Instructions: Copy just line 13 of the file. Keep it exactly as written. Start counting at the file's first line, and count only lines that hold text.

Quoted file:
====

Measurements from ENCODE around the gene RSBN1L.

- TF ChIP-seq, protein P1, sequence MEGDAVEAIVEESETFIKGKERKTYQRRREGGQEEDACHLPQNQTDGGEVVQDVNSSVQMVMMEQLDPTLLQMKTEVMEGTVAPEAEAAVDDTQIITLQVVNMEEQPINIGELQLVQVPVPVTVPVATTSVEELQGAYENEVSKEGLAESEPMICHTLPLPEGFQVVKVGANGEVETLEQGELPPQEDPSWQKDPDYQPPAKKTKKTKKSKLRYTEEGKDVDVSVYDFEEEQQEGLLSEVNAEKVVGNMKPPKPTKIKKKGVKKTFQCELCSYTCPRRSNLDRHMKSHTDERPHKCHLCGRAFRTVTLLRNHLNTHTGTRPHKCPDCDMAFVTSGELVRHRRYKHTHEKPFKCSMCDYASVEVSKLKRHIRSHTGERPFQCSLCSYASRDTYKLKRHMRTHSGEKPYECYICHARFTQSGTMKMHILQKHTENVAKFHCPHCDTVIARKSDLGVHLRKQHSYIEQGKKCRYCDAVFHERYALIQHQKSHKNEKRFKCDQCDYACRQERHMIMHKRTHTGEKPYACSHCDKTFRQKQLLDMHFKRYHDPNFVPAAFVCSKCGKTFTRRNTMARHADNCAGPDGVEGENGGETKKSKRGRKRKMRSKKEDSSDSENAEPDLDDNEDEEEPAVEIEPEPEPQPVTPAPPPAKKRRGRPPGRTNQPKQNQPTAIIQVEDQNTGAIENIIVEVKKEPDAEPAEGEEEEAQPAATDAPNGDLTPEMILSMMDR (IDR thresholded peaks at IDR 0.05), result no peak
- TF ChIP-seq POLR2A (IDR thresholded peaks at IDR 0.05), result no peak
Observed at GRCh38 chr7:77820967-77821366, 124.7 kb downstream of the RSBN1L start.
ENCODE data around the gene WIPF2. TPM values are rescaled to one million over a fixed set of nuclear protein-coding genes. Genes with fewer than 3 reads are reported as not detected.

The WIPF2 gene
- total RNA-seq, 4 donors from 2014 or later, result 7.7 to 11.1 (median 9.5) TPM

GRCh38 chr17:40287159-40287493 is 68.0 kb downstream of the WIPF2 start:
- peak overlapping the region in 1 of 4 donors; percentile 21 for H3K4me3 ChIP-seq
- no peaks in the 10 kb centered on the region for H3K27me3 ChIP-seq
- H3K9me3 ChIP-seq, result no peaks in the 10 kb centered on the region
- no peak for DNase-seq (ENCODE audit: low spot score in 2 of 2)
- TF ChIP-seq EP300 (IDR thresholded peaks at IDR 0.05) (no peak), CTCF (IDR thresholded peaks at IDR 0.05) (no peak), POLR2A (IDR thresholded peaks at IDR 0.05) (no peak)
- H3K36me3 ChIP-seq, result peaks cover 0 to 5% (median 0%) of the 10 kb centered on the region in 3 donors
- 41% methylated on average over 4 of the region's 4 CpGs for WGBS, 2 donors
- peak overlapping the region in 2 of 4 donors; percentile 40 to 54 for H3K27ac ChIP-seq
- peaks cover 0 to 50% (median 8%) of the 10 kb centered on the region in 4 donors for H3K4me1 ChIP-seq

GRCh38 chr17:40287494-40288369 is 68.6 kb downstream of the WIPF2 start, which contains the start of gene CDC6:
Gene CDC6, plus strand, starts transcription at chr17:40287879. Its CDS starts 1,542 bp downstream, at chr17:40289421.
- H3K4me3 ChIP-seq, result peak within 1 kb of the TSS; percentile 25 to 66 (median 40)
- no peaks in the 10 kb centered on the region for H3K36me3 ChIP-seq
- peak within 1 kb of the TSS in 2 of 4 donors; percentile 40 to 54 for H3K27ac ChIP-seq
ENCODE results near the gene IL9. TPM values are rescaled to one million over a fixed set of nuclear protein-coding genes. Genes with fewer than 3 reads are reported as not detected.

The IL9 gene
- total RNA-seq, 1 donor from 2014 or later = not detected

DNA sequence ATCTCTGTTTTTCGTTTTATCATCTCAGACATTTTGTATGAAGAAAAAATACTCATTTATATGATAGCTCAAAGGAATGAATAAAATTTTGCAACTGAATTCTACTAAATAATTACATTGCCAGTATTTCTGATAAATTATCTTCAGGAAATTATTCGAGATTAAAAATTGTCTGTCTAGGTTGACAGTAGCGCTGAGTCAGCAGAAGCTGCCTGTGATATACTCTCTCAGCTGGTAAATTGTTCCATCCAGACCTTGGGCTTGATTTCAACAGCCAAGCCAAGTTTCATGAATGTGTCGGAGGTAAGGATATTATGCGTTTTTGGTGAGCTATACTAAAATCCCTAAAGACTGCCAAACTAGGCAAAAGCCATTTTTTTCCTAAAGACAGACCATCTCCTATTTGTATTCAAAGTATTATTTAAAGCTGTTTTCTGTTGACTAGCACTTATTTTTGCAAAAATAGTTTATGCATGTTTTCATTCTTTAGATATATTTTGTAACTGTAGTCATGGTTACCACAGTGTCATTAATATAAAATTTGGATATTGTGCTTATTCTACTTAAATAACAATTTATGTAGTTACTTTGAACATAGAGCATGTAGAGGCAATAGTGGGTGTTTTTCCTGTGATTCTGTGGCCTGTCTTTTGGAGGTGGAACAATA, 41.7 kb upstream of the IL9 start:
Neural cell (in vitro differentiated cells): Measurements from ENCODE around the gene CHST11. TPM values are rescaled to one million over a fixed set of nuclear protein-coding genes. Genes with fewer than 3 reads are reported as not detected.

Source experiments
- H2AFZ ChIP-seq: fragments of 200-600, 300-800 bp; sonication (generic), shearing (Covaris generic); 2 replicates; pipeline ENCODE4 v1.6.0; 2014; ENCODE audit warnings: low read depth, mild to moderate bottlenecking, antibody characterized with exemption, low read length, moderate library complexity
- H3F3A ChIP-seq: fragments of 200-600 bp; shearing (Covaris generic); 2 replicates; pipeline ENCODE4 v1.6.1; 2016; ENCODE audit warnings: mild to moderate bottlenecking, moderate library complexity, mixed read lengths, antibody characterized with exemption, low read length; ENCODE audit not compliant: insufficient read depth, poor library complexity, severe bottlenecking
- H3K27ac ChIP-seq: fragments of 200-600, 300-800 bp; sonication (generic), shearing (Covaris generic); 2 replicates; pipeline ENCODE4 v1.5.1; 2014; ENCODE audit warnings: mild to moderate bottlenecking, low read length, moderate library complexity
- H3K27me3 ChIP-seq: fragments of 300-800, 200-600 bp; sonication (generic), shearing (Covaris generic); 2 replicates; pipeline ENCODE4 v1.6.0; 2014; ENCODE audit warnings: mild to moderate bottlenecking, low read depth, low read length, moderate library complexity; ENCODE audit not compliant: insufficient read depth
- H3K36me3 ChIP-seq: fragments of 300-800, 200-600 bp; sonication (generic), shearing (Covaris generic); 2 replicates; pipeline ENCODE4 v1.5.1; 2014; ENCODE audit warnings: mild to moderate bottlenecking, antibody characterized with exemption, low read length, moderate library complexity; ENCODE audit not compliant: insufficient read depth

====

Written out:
- TF ChIP-seq EP300 (IDR thresholded peaks at IDR 0.05) (no peak), CTCF (IDR thresholded peaks at IDR 0.05) (no peak), POLR2A (IDR thresholded peaks at IDR 0.05) (no peak)